It is not often that we have the chance to see a masterpiece by one of the world's greatest playwrights, Anton Chekhov. The ACT production of The Three Sisters, now at the Geary Theater, is an opportunity which should be grasped quickly. It runs only until June 8. The Three Sisters is Chekhov's compassionate study of the illusions and disillusions, frustrations, and disappointed dreams that undermine the three sisters' lives and those of the men around them. The sisters Olga, Masha, and Irina live in a provincial garrison town. The men are military officers stationed there, except for their brother Andrei, his new wife Natasha, and a teacher in the local high school who is married to Masha. The sisters' dream is to return to Moscow, where they grew up: only in Moscow can they be happy and fulfilled. Their brother does not dream: he sits in his room all day playing the violin. Restless Masha has a brief, doomed affair with the colonel of the garrison, while Natasha quickly takes over the whole household; she is domineering, selfish and cruel, the only truly evil character Chekhov created. He called the play a drama, a description he gave to no other work. Written in 1900, the play also looks ahead to the political and social upheavals that Russia was shortly to undergo. Along with tragedies, it brings us several of Chekhov's most memorable characters and it is filled with humor and flashes of wit. The ACT production may not be the strongest or the most subtle interpretation of this great play, but it will move you and inspire thought and reflection. Carey Perloff, artistic director of ACT, has directed and most of the leading roles are taken by actors of her core company, notably Marco Barricelli as the colonel, Rene Augesen as Masha, and Gregory Wallace as Kulyigin, her husband. Running until Sunday, June 8th The Three Sisters is at the Geary Theater, Geary Street near Mason. Call the box office, 749-2228, or visit the website. * * * * * * ACT's Young Conservatory New Plays Program,, an important training ground for promising new actors, is giving the world premiere of a new play Moontel Six by Constance Congdon. Set on the moon in the not so distant future, the play follows the intergalactic adventures of a group of genetically altered Earth teens pursued by the residents of an exclusive gated community, Moonstead Estates, who hate having adolescents with questionable genes near their perfect children. How can the teens save themselves and return to Earth? Sounds like fun. Moontel Six runs from June 19 to 29 at the Zeum Theatre in Yerba Buena Gardens, Howard and Fourth Streets, near the MerryGoRound. Tickets are $10 for students, seniors and educators at Geary Theater box office at Mason. Call 749-2228 or visit the website. ** * * * *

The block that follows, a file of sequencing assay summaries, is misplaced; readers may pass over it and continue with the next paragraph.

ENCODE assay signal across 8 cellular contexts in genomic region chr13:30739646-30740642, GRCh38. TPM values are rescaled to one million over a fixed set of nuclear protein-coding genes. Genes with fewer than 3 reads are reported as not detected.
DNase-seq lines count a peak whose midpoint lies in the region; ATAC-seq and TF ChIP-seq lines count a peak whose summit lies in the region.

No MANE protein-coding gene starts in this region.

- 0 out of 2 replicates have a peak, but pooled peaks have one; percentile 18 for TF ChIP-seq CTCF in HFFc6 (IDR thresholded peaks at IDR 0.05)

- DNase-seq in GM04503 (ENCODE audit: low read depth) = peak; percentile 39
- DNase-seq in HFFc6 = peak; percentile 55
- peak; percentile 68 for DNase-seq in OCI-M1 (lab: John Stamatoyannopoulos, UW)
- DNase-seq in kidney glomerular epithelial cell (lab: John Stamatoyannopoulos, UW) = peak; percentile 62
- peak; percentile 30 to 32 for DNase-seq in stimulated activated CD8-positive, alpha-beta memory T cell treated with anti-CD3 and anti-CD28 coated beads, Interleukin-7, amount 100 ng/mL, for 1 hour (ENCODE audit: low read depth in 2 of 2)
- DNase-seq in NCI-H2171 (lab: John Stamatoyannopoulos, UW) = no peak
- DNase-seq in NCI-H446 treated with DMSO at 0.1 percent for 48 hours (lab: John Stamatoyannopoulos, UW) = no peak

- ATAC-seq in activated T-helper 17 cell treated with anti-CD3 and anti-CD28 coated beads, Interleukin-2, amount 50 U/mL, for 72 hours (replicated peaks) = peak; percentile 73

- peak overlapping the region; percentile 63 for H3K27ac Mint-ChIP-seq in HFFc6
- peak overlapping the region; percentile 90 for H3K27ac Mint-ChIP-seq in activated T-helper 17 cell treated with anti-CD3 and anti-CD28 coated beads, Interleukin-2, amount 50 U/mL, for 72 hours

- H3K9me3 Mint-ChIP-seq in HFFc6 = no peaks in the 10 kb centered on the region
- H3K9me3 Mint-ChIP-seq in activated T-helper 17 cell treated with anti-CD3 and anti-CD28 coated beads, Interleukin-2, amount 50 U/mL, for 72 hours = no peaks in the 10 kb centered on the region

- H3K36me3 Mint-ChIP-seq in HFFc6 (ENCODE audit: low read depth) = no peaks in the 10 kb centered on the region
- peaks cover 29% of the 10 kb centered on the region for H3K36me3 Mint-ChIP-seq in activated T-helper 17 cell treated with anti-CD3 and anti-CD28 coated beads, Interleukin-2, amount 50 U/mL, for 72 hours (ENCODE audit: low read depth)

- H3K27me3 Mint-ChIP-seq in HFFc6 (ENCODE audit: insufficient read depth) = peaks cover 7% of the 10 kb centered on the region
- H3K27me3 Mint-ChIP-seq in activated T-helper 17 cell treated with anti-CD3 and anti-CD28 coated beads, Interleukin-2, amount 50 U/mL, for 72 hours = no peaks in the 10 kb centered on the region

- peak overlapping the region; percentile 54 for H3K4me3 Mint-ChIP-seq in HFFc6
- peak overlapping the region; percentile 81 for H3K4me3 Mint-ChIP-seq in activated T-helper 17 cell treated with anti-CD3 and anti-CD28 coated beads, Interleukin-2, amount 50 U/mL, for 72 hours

Phil Stockton and Robert Parsons in
The Lonesome West.
Photo by David Allen
Magic Theatre is presenting The Lonesome West, by Martin McDonagh whose The Beauty Queen of Leenane ran in London and then in New York where it won four Tony awards. "Mr McDonagh has made a convincing argument that Irish drama is quite healthy," wrote the NY Times. "In the Lonesome West there is evidence of an exhilaratingly original voice." Set in a fictional Irish village in County Galway, the play is "a deadly comedy," both hilarious and exciting, about two brothers locked together by a terrible secret. The Lonesome West opens June 20 and runs until July 6 at the Magic Theatre, Bldg. D, Fort Mason Center, Marina Boulevard at Buchanan, where there is plenty of parking (also Muni bus 28) and glorious views of the Bay. For tickets, call 441-8822. For more information, visit the website. * * * * * *
The Male Intellect
Other new plays: The Male Intellect: an oxymoron, a one-man show by writer/actor/comedian Robert Dubac, is billed as a clever comedic expose on romance and dating. June 10-29, at the Marines Memorial Theatre, Sutter Street at Mason. For tickets call toll-free 877/771-6900 or go online. And then there's Thwak, (yes, Thwak,) which will open the new Post Street Theatre. A live-action cartoon run amok, Thwak, called "wildly creative, wildly funny, inspired anarchy," is by Australian performers Shane Dundas and David Collins, aka The Umbilical Brothers, who serve up new vaudeville, skewering pop culture along the way.
Shane Dundas and David Collins in "Thwak"
The Post Street Theatre, at Number 450, a former assembly hall which used to be Theatre on the Square, is just off Geary. Tickets for Thwak at the box office, 321-2900, and Ticketmaster outlets. A new Broadway-bound musical Wicked, has it world premiere and tryout run in SF at the Curran Theatre. (That's where Baz Luhrmann's La Boheme opened to raves and I'm sure the producers of Wicked are hoping and praying their show will go and do likewise.) Starring Kristin Chenoweth, Idina Menzel and Robert Morse as the Wizard, Wicked is the untold story of the Witches of Oz. Apparently a lot happened in Oz before Dorothy dropped in. Wicked music and lyrics are by Stephen Schwartz (Godspell, Pippin); director is Joe Mantello, who staged Dead Man Walking for San Francisco Opera. Wicked opens May 28 and plays through June 29 at the Curran on Geary. Tickets at the Orpheum Theatre Box Office, Market Street at Eighth, through Ticketmaster at 512-7770.